Like elite athletes, successful entrepreneurs are always up for challenges. It doesn’t matter what economic situations they face, elite entrepreneurs are constantly finding ways to improve. Great managers achieve steady success regardless of occasional setbacks.
It’s a relentless commitment to excellence that enables them to meet and exceed their goals. That and realizing that numbers are critical management tools.
While attention to customer service and marketing are important in tough economic conditions, it’s financial actions that help entrepreneurs remain competitive.
Here are four actions to give you that edge.
Customer payments: Maintain a system that reveals aging of your accounts receivable. Ask your accountant to measure the average balance relative to sales. When you see this figure creeping up, your customers are waiting longer to pay.
Allowing customers to pay several days after a purchase is a privilege you offer, not a buyer’s right. You have the right to expect prompt payment, and the regular customers with whom you’ve established valued relationships will understand.
Of course you can afford to be lenient with customers who keep their word and are honest about temporary cash shortages. But you may want to change transaction terms – even requiring payment at the time of sale – for those customers who consistently let you down when it comes to payment.
Vendor priority: Just as you expect prompt payment from customers, your vendors expect the same. But not all vendors are equal. Remitting payroll taxes, for example, is critical and should be a top priority. Paying your rent should also be a priority, more so even than paying your banker, who is often willing to resolve issues and avoid collateral repossessions.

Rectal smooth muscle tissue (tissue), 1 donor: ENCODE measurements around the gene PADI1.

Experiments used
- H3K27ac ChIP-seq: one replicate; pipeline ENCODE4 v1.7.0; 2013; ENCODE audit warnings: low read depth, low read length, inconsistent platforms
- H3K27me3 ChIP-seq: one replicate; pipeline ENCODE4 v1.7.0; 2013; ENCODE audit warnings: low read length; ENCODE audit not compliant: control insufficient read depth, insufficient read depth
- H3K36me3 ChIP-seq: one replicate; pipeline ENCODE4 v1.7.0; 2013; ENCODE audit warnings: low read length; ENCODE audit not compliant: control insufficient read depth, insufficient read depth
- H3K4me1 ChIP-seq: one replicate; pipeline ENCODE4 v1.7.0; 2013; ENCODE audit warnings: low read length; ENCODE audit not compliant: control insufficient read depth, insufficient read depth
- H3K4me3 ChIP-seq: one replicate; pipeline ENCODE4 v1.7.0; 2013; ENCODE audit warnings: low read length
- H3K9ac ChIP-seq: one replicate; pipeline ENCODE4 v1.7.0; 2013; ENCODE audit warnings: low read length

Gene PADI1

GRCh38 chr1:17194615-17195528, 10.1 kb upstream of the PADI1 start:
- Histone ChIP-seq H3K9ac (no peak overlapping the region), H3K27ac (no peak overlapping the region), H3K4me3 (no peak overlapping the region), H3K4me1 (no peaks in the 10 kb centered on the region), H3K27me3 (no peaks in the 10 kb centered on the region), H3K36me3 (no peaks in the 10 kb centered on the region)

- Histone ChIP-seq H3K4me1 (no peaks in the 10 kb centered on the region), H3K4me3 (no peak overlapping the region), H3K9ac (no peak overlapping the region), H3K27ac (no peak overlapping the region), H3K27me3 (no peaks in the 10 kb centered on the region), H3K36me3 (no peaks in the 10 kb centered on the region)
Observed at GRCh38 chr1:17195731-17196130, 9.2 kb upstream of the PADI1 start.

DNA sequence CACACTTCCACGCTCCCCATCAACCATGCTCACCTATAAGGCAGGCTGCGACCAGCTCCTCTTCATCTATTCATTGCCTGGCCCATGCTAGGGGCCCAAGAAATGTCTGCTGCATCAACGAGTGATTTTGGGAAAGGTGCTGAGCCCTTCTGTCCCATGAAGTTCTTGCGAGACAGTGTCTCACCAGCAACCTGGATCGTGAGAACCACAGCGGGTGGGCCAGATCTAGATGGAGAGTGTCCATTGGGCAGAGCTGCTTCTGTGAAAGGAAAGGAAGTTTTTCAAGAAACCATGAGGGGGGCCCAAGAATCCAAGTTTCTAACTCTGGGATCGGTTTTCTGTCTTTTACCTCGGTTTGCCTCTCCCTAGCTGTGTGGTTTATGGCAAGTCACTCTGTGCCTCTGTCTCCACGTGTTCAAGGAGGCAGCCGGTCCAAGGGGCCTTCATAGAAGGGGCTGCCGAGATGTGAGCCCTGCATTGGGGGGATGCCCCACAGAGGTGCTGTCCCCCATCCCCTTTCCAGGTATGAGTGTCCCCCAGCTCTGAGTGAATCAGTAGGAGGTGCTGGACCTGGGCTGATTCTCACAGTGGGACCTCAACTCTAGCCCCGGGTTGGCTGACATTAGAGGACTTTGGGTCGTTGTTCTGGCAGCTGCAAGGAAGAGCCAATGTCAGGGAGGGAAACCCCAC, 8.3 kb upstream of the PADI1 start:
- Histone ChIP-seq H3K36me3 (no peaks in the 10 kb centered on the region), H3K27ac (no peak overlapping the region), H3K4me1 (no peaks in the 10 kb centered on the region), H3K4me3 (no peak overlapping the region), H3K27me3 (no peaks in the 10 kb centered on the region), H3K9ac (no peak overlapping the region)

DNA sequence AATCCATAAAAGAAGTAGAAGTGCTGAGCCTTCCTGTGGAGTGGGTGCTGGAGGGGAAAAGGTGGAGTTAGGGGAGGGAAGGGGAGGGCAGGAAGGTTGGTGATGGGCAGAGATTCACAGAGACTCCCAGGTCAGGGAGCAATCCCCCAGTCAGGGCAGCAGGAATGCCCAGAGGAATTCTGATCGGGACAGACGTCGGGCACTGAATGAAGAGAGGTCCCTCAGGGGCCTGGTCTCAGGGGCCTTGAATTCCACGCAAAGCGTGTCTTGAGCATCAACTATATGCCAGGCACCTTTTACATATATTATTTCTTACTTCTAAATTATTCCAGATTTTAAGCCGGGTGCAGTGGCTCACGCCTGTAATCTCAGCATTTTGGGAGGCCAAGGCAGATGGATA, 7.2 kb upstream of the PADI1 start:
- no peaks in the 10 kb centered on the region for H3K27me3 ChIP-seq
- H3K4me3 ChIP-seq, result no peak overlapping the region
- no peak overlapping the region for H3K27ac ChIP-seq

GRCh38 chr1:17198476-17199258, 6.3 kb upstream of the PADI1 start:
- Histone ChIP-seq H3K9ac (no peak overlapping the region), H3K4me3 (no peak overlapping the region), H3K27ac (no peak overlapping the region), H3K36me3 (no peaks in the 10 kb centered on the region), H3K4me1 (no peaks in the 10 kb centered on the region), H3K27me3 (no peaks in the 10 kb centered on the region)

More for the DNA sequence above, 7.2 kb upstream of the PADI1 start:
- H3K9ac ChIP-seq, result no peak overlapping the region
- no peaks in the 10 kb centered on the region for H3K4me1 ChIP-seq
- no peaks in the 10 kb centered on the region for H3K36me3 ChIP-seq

Keep an accounting of amounts owed to each vendor. If the numbers creep upward relative to sales, it is essential to prioritize vendors. Be proactive. Contact vendors and ask for extra time to remit payments. Always pay the highest-priority bills first and describe your circumstances honestly to every vendor.
Inventory balance: Holding too much inventory relative to sales is a recipe for disaster, and a successful business sells its inventory promptly. The basic procedure of measuring your inventory turnover must be conducted often. Your accountant can show you the equation, which uses numbers readily available from your bookkeeping system.
Don’t be afraid of discounting stale inventory. Too many businesses don’t hold enough cash during a downturn in sales and unloading old items from inventory helps you to weather a slump. In fact, the cash you raise through liquidating your stale inventory allows you to accumulate new inventory at low prices.
Experiment: Top-quality business owners always have an eye to the future. They improve upon what they do well and discard mistakes. They experiment and measure the results.
For example, you can enhance sales with free installations or by offering extended warranties. Create customer loyalty clubs or invest in training your sales team. Most important, you could schedule regular meetings with your accountants to review company bookkeeping and evaluate overall your financial condition.